The technique of tablet weaving, which is called double face or double faced, is really double sided. In other techniques, with few exceptions, the face and reverse can be clearly identified. With this technique, you usually can’t tell. Two colours are used for the pattern, which will simply be swapped on the other side, but otherwise the motif will be exactly the same, only mirrored.
Double face tablet weaving and me
I got into double face weaving soon after I understood how to turn the cards in the first place. The reason was simple – I wanted to decorate a ceremonial tunic with a belt featuring branching swastikas (known mainly from the Baltics, but not only from there). Back then in 2012, only some easy ready-made patterns could be found, and I still lacked a few years of practice to draw my own pattern for the regular technique. However, I discovered the magic of the double face technique, with which I could easily and quickly create my motif.
I don’t remember how I discovered double face, but I remember vividly that I taught it to a tablet weaver in Slovakia a few months later, while waiting for the next programme of the Noc Besov festival. 🙂 It was only many years later, however, that I understood that one can weave much more interesting patterns – silhouettes and complex motifs. About that in the next article, let’s get into the beginner’s pattern.
Double face tablet weaving for beginners
Patterns can be created not only on diagonals
Double-sidedness is not the only advantage of this technique. In normal weaving you usually create the pattern on diagonals, here you have the possibility to create lines perpendicular to the direction of weaving. To make it clear I attach some pictures.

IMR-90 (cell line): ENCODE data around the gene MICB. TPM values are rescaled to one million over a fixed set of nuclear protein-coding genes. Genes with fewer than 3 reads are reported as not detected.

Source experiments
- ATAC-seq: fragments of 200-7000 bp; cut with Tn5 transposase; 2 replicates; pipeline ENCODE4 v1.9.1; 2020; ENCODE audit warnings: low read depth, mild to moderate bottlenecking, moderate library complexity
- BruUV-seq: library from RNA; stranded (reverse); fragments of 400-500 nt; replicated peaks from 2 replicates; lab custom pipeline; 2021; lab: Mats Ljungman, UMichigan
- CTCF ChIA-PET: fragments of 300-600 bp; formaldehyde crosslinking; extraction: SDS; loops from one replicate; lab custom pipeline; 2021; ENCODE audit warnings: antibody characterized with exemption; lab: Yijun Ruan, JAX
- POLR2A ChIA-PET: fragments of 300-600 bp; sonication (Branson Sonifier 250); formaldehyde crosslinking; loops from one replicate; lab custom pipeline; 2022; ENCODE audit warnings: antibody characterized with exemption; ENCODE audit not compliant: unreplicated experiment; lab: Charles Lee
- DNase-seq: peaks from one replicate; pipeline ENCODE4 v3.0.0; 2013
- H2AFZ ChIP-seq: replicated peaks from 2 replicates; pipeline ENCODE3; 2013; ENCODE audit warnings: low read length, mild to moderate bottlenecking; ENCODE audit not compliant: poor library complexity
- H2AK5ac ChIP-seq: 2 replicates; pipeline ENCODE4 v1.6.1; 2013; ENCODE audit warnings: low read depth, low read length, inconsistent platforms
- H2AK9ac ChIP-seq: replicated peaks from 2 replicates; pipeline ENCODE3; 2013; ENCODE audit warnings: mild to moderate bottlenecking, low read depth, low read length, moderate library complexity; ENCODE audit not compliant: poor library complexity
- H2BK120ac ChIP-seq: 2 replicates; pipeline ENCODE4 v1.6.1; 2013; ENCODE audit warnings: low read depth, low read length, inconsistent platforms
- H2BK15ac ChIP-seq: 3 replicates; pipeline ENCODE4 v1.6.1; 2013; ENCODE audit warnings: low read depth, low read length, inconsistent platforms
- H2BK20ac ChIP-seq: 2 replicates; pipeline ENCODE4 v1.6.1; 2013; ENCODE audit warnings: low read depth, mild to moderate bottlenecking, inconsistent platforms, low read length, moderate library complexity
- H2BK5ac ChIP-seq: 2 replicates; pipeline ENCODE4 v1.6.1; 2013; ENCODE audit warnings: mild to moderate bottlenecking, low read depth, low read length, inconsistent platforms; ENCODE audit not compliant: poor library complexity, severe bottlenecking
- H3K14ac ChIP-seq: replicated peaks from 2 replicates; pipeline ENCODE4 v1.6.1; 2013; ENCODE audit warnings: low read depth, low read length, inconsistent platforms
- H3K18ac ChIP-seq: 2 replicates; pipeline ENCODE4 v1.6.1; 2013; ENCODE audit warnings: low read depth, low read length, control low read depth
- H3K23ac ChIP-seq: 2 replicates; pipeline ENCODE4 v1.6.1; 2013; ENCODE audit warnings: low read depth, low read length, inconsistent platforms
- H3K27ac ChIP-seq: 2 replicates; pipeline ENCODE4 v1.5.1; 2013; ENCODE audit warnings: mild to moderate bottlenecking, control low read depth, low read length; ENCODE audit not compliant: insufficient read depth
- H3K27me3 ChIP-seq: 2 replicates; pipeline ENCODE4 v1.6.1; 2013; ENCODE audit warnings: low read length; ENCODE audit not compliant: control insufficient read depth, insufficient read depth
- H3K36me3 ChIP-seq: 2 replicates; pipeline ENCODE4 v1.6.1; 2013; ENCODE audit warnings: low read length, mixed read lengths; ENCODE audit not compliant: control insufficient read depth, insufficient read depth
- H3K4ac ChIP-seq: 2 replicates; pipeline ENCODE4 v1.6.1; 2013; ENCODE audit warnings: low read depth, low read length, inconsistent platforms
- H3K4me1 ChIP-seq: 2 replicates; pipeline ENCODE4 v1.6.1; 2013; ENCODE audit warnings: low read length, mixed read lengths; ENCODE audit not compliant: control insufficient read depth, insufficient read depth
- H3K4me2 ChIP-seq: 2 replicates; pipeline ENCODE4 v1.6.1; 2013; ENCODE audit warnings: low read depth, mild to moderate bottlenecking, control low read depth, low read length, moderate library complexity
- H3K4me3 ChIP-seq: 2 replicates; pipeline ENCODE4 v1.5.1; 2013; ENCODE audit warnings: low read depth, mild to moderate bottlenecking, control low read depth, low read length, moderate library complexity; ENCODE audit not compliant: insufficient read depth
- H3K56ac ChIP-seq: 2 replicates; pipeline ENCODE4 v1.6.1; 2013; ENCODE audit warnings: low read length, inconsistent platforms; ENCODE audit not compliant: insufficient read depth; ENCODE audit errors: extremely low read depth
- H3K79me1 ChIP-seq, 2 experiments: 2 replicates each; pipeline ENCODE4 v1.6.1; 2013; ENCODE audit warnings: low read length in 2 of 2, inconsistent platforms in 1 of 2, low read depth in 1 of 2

And that brings me to the making of the patterns themselves. All you need is:
- a little fantasy,
- a little patience,
- writing utensils of two colors,
- plain square paper.
Plain square paper is enough to draw the pattern.
- Take a piece of square paper.
- One colored line in the resulting belt equals two squares in height because you always take two steps. One line in width is equal to one square. If you choose only one square in height, don’t be surprised by the stretched result. 🙂
- You can draw any picture you like in such a square grid, for a start you can try short words, numbers, simple shapes etc.
This is a pattern inspired by motifs from ancient Greece and a belt woven according to it.
Does it depend on the direction of the thread? Yes and no
For basic weaving, you solve the direction of the warp threads (usually marked as S/Z in the instructions). If you thread the threads incorrectly, the resulting pattern will not come out correctly. It is different for double face. For a pattern similar to the one above, I like to say that the direction of the threads doesn’t matter.The pattern will look well from a distance in any case. You can have all threads as S as well as Z. It is also possible to alternate S/Z/S/Z/S/Z.
And what will be the difference between stringing one direction and alternating? You can see it in the Greek motif and the first photo in this post. The Greek motif is threaded in one direction, the belt with the different symbols is threaded alternately. For your own motif, choose whichever one you like more.
And when does the direction of threading matter? When you’re creating complex and complicated patterns, which I’ll get to in the next article.